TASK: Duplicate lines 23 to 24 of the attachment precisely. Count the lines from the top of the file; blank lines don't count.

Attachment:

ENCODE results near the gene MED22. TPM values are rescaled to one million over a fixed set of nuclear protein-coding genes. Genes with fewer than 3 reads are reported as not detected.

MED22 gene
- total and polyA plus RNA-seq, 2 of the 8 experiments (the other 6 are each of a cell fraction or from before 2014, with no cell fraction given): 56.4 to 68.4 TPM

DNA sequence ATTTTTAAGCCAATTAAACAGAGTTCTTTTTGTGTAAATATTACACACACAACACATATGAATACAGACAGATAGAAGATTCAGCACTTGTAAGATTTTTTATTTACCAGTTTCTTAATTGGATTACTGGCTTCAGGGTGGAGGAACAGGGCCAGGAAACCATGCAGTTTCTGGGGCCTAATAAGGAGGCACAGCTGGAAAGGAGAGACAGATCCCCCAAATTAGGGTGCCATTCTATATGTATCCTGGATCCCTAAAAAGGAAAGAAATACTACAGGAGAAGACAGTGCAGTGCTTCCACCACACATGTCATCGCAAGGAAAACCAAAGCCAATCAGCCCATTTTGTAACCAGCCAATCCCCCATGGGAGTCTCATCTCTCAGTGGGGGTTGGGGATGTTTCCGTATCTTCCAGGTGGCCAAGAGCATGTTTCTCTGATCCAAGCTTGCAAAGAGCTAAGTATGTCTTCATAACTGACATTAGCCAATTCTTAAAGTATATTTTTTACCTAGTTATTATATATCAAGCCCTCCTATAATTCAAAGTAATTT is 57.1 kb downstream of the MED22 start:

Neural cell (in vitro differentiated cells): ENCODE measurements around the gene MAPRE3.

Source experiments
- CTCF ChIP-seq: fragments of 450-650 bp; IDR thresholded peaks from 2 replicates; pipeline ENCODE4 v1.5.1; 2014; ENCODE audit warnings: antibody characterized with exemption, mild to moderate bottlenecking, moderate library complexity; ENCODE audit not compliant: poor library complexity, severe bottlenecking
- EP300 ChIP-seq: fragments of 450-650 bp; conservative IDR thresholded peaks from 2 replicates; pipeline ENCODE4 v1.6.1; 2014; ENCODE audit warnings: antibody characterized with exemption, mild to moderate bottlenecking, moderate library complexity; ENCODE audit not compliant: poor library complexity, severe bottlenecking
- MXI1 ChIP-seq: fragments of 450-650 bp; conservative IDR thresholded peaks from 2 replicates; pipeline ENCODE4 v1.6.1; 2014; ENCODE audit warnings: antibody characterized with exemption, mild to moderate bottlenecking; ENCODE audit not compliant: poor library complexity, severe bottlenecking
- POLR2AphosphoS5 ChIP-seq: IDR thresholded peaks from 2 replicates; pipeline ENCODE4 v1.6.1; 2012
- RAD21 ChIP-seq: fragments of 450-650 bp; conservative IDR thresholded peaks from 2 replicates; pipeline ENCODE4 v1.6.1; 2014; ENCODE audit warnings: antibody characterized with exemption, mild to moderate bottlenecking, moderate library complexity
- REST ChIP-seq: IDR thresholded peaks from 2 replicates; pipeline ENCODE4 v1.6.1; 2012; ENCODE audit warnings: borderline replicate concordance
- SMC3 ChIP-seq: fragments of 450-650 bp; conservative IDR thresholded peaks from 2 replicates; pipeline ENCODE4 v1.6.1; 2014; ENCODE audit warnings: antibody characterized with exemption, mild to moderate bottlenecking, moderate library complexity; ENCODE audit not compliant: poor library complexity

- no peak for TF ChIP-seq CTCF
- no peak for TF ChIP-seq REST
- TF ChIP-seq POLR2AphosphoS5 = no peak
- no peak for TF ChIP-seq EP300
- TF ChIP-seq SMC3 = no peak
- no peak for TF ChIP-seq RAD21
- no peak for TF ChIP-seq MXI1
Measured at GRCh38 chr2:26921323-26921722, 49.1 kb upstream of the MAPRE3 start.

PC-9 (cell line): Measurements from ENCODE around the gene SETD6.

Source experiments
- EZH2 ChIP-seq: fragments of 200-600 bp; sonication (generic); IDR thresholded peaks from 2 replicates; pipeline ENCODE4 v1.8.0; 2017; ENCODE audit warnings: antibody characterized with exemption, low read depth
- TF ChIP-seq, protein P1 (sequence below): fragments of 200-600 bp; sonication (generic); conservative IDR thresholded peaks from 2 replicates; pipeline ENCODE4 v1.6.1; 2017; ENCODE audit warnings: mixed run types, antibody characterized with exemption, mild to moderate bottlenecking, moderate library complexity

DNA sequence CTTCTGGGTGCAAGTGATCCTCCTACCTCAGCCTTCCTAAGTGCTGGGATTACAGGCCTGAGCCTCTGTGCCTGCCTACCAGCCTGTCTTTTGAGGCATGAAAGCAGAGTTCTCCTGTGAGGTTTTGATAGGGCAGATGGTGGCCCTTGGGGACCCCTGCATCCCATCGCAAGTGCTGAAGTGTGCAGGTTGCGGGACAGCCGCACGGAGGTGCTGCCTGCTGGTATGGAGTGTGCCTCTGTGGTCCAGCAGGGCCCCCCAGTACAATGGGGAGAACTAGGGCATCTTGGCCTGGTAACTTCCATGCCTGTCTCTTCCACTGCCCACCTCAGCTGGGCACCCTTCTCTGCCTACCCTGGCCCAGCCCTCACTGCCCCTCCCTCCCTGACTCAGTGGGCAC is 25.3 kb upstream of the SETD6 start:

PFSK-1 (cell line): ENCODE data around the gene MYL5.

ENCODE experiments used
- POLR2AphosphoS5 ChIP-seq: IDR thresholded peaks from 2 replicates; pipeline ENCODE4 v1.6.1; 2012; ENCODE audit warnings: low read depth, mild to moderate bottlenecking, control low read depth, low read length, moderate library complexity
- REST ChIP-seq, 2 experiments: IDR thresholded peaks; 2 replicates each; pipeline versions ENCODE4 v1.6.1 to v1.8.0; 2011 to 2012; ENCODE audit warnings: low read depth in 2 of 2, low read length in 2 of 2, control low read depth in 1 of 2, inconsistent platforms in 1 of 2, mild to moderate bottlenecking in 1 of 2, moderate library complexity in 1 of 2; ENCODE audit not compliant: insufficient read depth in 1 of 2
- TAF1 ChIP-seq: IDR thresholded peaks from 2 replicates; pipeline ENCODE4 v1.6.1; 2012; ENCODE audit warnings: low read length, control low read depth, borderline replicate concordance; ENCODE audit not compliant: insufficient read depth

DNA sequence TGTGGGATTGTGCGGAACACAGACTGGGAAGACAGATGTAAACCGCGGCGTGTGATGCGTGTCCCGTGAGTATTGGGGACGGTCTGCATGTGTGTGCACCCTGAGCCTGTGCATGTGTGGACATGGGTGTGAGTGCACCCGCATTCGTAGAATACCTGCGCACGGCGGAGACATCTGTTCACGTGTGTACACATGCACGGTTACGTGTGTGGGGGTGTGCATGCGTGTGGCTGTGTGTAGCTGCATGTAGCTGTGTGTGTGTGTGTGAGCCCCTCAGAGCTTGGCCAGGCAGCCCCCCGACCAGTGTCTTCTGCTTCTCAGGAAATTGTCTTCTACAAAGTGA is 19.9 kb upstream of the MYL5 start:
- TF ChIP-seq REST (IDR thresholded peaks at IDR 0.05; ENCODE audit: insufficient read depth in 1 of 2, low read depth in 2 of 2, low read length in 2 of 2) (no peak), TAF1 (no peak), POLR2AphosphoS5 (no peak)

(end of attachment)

Source experiments
- EZH2 ChIP-seq: fragments of 200-600 bp; sonication (generic); IDR thresholded peaks from 2 replicates; pipeline ENCODE4 v1.8.0; 2017; ENCODE audit warnings: antibody characterized with exemption, low read depth